Where did the name 'Jack the Ripper' come from?
Blind-Man's Buff. Punch magazine criticises police for their failure to catch the murderer who would soon be known as Jack the Ripper.
Image from Punch Magazine 22nd September 1888, courtesy of British Library on Flickr. NKCR
The origin of the murderer's nickname.
The murders of six prostitutes in London's east end between August and November 1888 are known to everyone as the 'Jack the Ripper' murders. Each of the women was brutally attacked, murdered, and some had their bodies mutilated. The murders were committed within a small area of streets and alleys.
The failure of the police to catch the murderer and the brutality of the murders created alarm in the general public. This was fuelled by the newspaper coverage of the time.
But where did the name 'Jack the Ripper' come from? On 27 September 1888, the Central News Agency received a letter written in red ink addressed to "Dear boss". The writer boasted of their exploits in the murders. It was signed 'Jack the Ripper' with a postscript of "Don't mind me giving the trade name".
AN EXTRAORDINARY LETTER.
The Murder Foreshadowed.
The Central News says: On Thursday last the following letter, bearing the E.C. post mark and directed in red ink, was delivered to this agency 25th Sept., 1888.
"Dear Boss, - I keep on hearing the police have caught me, but they won't fix me just yet. I have laughed when they work so clever, and talk about being on the right track. The joke about Leather Apron gave me real fits. I am down on whores; I shan't quit ripping them till I do get buckled. Grand work the last job was. I gave the lady no time to squeal. How can they catch me now? I love my work, and want to start again. You will soon hear of me with my funny little games. I saved some of the proper red stuff in a gingerbeer bottle over the last job to write with, but it went thick and I can't use it. Red ink is fit enough, I hope. Ha! Ha! The next job I do I shall clip the ladies' ears off and send to the police officers just for jolly, wouldn't you? Keep this letter back till I do a bit more work, then give it out straight. My knife's so nice and sharp, I want to get a chance. Good luck.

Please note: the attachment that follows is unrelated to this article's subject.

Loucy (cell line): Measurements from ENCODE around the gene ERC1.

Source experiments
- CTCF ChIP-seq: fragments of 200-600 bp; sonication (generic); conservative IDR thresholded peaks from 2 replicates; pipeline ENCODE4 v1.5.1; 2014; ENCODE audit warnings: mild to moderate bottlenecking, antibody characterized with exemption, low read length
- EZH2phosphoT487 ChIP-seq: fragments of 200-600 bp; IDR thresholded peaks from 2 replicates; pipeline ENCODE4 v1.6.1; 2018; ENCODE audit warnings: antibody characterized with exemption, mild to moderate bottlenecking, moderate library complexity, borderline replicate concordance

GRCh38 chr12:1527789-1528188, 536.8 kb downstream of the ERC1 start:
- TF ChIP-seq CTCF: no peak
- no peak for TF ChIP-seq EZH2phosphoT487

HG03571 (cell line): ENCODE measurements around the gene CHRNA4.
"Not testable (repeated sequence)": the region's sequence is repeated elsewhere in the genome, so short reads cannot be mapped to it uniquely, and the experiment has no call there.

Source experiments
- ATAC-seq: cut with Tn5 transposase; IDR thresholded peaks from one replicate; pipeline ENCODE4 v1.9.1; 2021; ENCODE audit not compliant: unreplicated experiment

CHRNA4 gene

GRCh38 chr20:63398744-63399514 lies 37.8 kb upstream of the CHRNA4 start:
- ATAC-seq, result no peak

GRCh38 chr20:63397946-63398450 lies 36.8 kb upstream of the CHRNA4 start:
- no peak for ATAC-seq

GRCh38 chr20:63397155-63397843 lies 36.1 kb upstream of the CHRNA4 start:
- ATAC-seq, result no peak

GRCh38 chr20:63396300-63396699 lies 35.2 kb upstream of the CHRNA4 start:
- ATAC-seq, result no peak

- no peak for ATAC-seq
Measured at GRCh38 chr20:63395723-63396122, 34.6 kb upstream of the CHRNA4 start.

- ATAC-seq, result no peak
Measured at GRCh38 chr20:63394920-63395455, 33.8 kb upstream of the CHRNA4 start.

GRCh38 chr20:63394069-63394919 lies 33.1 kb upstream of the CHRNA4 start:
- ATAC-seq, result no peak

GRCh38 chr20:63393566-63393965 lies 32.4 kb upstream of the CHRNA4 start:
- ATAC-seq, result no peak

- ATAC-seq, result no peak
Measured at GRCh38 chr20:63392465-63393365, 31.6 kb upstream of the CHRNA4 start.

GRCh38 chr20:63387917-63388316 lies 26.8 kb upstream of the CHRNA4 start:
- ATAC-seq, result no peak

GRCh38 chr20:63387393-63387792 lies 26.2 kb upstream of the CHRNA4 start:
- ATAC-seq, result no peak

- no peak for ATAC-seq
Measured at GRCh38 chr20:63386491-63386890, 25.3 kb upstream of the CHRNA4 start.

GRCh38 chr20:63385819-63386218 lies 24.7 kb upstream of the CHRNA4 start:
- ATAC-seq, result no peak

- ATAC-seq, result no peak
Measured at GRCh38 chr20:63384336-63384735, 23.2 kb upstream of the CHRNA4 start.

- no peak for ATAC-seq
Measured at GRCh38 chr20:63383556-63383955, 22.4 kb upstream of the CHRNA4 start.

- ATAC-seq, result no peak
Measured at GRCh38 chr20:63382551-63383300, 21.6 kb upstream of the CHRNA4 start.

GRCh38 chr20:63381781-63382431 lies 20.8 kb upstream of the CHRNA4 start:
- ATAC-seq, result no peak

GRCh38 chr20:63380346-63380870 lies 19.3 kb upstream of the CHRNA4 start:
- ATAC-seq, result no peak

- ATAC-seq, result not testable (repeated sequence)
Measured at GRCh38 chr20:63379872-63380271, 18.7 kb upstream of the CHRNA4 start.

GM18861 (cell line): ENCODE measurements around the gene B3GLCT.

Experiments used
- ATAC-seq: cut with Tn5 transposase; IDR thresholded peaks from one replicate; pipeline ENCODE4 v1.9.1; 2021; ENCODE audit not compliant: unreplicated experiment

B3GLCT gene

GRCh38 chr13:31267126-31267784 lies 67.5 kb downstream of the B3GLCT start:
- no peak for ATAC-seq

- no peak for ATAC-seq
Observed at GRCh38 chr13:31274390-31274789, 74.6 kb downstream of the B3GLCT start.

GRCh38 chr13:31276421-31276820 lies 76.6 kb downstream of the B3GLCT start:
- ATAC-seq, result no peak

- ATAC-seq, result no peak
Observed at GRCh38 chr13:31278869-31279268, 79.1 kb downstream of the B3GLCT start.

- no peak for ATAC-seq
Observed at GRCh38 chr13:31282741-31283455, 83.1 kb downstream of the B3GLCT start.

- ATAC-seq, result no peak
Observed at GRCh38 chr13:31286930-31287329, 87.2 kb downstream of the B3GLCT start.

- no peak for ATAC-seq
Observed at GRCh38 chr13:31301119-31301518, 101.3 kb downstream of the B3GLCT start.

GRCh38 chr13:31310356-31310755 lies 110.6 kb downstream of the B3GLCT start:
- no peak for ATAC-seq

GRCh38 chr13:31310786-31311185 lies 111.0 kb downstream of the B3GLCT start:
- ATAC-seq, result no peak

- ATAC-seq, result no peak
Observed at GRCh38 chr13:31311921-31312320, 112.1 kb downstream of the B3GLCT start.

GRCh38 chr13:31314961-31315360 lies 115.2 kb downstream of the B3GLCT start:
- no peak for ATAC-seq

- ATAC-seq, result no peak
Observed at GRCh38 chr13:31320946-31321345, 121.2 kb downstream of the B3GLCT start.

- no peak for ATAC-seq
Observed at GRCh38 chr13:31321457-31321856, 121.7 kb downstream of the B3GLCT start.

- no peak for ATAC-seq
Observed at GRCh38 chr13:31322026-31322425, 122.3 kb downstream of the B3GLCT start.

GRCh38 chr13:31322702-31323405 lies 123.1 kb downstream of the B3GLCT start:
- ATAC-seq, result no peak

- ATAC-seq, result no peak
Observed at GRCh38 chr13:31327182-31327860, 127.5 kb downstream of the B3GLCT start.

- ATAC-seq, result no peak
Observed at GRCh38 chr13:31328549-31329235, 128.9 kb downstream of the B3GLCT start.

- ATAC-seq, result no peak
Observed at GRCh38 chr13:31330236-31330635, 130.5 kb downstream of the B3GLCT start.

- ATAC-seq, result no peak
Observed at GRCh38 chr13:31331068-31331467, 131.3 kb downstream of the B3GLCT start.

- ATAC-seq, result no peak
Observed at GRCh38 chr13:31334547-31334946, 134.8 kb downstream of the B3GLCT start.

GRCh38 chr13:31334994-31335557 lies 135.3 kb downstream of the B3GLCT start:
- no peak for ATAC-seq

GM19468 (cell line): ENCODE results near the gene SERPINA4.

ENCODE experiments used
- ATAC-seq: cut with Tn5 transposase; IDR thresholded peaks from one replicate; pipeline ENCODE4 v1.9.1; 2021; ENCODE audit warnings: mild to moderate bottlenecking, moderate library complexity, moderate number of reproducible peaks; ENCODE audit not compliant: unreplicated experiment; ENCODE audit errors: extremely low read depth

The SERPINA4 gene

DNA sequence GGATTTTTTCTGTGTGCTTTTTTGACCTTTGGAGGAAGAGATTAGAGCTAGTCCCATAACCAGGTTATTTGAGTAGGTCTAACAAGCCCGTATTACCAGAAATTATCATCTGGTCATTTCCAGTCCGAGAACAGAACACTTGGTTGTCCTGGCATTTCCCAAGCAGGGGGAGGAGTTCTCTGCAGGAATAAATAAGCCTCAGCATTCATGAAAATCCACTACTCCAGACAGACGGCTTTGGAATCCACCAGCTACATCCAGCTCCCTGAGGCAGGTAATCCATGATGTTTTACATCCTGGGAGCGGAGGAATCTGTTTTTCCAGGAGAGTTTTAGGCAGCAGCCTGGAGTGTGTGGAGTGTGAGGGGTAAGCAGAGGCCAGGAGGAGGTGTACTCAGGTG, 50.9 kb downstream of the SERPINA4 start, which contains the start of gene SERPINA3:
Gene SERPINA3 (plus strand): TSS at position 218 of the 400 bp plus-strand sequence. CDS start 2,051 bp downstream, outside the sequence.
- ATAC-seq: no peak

JACK THE RIPPER.
'Don't mind me giving the trade name. Wasn't good enough to post this before I got all the red ink off my hands, curse it. No luck yet. They say I am a doctor, Now ha! laugh ha! laugh.
South Wales Echo - Monday 01 October 1888 (and many other publications) on the British Newspaper Archive
This was followed up by a postcard on 1 October, again sent to the Central News Agency making reference to the earlier letter. Again signed 'Jack the Ripper'.
At first it was thought they were practical jokes, but reference in the first letter to cutting off ears and the posting of the letters within a short time of the latest murder suggested to the police the letters could have been written by the murderer. Their contents were revealed to the newspapers in the hope that the public would respond with information. This resulted in wide publicity of the contents of letters and the name 'Jack the Ripper' became immediately infamous.
Within days the phrase 'Jack the Ripper' was in use in popular speech, even used by children in their games, and the newspapers found it a useful label when referring to the murders, or even later murders which were equally brutal but unconnected with the original East End murders.
For the next months and even years the police received hundreds of letters and postcards signed 'Jack the Ripper', and graffiti was found on walls signed in the same name.
There is now a fascination with everything 'Jack the Ripper', and despite the fact that it is thought the two letters were indeed hoaxes, framed facsimiles of the letters can be purchased.
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